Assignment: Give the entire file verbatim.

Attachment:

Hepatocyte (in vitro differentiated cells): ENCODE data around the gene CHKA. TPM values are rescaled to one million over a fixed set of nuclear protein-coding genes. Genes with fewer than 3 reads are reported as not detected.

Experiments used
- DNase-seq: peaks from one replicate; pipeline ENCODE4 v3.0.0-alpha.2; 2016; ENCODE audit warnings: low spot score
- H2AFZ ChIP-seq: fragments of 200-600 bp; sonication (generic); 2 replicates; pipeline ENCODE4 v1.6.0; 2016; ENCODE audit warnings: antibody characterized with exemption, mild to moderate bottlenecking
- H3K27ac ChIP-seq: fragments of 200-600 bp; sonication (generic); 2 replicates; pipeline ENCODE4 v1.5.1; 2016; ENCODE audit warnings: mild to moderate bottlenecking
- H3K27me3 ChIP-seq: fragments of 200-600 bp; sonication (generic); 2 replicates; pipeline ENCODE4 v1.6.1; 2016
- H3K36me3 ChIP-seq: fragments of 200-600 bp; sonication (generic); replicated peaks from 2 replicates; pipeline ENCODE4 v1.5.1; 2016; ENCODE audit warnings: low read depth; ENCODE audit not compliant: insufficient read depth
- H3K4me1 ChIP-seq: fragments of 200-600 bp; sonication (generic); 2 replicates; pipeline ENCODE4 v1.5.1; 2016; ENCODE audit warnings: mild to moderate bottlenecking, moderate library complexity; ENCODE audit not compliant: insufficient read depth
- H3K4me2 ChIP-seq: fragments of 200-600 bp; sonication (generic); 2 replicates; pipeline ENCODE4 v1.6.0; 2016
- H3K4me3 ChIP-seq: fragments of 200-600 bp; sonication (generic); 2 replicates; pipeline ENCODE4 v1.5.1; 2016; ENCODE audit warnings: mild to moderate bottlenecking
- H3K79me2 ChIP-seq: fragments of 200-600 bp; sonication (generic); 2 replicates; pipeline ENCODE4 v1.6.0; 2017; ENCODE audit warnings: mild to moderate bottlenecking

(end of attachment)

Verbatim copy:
Hepatocyte (in vitro differentiated cells): ENCODE data around the gene CHKA. TPM values are rescaled to one million over a fixed set of nuclear protein-coding genes. Genes with fewer than 3 reads are reported as not detected.

Experiments used
- DNase-seq: peaks from one replicate; pipeline ENCODE4 v3.0.0-alpha.2; 2016; ENCODE audit warnings: low spot score
- H2AFZ ChIP-seq: fragments of 200-600 bp; sonication (generic); 2 replicates; pipeline ENCODE4 v1.6.0; 2016; ENCODE audit warnings: antibody characterized with exemption, mild to moderate bottlenecking
- H3K27ac ChIP-seq: fragments of 200-600 bp; sonication (generic); 2 replicates; pipeline ENCODE4 v1.5.1; 2016; ENCODE audit warnings: mild to moderate bottlenecking
- H3K27me3 ChIP-seq: fragments of 200-600 bp; sonication (generic); 2 replicates; pipeline ENCODE4 v1.6.1; 2016
- H3K36me3 ChIP-seq: fragments of 200-600 bp; sonication (generic); replicated peaks from 2 replicates; pipeline ENCODE4 v1.5.1; 2016; ENCODE audit warnings: low read depth; ENCODE audit not compliant: insufficient read depth
- H3K4me1 ChIP-seq: fragments of 200-600 bp; sonication (generic); 2 replicates; pipeline ENCODE4 v1.5.1; 2016; ENCODE audit warnings: mild to moderate bottlenecking, moderate library complexity; ENCODE audit not compliant: insufficient read depth
- H3K4me2 ChIP-seq: fragments of 200-600 bp; sonication (generic); 2 replicates; pipeline ENCODE4 v1.6.0; 2016
- H3K4me3 ChIP-seq: fragments of 200-600 bp; sonication (generic); 2 replicates; pipeline ENCODE4 v1.5.1; 2016; ENCODE audit warnings: mild to moderate bottlenecking
- H3K79me2 ChIP-seq: fragments of 200-600 bp; sonication (generic); 2 replicates; pipeline ENCODE4 v1.6.0; 2017; ENCODE audit warnings: mild to moderate bottlenecking